Chao Phraya Murder Case Highlights Potential Link Between Crime And Visa Overstays

The Thai immigration authorities are once again stepping up their crackdown on visa overstayers in the wake of the brutal murder and dismemberment of Spanish businessman David Bernat, whose body parts washed up in the Chao Phraya river recently.

The prime suspect in the crime, fellow Spaniard Artur Segarra Princep, had reportedly overstayed his current visa since December and had entered Thailand over 200 times in the past ten years, reports the Bangkok Post.

Recognising the apparent link between crimes committed in the Kingdom by foreigners and significant visa overstays, the Immigration Bureau will be asking hotels to continue cooperating with the authorities by proactively reporting information about foreign guests. The Central Investigation Bureau, meanwhile, will be investigating foreign criminal gangs thought to be operating in Thailand.

In a bid to attract so-called quality tourists, the Thai authorities have recently been developing new punishments for visa overstays, operating on the mantra of “good guys in, bad guys out.”

Under the new rules, due to be enacted from 20 March onwards, people overstaying the terms of their visa may be banned from re-entering the Kingdom for between one and ten years, depending on the length of time they’ve overstayed and whether they have been arrested and duly prosecuted.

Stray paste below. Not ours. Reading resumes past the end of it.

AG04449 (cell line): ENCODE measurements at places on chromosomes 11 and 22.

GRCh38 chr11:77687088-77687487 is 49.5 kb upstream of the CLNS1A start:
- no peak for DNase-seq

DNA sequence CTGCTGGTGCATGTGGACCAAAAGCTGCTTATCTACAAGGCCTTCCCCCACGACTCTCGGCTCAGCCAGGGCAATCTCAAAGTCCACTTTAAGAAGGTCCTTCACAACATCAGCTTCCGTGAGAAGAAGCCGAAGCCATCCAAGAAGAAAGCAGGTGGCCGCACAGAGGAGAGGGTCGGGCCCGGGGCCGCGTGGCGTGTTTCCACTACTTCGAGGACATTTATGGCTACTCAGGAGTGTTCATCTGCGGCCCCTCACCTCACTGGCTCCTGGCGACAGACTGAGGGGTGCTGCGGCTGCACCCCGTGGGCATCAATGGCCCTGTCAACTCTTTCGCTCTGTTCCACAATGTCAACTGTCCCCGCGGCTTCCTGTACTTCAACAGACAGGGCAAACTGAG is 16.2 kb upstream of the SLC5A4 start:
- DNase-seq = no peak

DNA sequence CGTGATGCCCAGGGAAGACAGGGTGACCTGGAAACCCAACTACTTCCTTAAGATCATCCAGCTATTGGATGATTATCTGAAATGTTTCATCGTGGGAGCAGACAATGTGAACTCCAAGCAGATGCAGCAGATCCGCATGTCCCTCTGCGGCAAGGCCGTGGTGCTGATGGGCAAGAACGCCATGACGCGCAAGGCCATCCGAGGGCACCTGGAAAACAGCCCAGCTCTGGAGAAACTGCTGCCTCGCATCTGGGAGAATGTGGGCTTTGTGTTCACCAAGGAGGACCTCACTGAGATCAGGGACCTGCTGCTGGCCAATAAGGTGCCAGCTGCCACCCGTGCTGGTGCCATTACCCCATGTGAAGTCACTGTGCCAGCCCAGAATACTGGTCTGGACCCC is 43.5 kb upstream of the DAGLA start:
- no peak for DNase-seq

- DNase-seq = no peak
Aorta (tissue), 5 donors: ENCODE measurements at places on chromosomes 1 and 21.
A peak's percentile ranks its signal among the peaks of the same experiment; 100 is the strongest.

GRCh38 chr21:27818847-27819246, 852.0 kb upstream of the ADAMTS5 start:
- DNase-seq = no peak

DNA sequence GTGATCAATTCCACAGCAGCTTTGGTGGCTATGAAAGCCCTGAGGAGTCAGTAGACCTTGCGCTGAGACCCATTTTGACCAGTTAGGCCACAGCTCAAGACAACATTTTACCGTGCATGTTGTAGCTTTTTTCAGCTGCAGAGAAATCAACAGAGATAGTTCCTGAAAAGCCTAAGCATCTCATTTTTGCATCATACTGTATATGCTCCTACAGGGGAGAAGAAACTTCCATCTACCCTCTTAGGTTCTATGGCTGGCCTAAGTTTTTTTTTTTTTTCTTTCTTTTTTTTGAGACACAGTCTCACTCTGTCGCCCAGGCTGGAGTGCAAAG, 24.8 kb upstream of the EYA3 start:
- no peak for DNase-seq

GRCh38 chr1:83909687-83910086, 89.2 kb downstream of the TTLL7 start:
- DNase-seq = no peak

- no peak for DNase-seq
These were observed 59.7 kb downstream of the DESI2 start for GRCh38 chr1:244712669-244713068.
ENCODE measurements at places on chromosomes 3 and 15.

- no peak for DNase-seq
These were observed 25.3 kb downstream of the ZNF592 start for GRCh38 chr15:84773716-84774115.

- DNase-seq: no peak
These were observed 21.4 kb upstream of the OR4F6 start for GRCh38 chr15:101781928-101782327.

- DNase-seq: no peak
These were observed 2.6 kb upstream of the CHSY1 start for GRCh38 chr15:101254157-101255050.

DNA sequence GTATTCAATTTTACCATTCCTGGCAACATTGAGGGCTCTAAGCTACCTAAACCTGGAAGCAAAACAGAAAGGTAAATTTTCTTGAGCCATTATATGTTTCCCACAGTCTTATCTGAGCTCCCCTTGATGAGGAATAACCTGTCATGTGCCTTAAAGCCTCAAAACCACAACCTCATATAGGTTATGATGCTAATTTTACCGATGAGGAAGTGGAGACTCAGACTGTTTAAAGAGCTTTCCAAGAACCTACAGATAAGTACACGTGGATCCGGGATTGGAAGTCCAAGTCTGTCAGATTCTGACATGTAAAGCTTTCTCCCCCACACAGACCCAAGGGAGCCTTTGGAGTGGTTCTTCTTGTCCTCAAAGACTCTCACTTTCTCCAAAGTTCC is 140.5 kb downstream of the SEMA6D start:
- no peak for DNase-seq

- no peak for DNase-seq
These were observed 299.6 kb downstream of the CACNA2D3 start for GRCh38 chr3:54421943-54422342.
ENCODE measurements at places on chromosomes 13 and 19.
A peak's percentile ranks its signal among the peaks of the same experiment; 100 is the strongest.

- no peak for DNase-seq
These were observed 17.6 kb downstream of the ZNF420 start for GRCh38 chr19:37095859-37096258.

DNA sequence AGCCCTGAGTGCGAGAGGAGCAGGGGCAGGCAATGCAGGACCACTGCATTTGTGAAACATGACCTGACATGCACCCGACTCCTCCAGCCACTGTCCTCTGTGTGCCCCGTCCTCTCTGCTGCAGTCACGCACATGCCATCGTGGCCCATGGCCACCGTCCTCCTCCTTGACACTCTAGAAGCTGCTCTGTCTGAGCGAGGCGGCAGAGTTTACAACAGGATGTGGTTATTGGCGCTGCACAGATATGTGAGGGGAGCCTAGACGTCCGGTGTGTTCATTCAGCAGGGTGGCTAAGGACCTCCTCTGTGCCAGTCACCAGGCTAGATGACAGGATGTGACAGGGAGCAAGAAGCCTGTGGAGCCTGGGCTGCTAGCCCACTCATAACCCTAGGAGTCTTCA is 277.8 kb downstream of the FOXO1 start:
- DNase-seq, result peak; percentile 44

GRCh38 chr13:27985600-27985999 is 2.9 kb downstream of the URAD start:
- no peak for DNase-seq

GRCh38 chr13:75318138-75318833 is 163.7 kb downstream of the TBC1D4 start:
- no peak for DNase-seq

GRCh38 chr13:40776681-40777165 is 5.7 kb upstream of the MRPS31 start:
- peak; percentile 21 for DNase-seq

The banning punishments will be enacted on those overstaying for over 90 days so are focusing on foreigners seemingly knowingly indulging in lengthy overstays.

Up until now, punishments for visa overstays have been minimal, with a maximum fine of just ‎฿20,000 (US$560) levied. Visa overstayers who hand themselves in prior to the 20 March crackdown will be dealt with more leniently and so it is hoped that many .

In the particular case of Segarra Princep, he denies his involvement in the murder of David Bernat although has admitted that he did know the victim. He was arrested in Sihanoukville, Cambodia, last week after fleeing Thailand through the Chong Chom border checkpoint in Surin province, where he had departed to from Bangkok with his Thai girlfriend.

Regardless of Segarra Princep’s claims, police are apparently confident that they now have enough evidence to prove his guilt in the heinous crime, according to the Nation

 

Featured image is of Artur Segarra Princep upon his arrest in Sihanoukville; via Huy Bunleng / Preah Sihanouk Police

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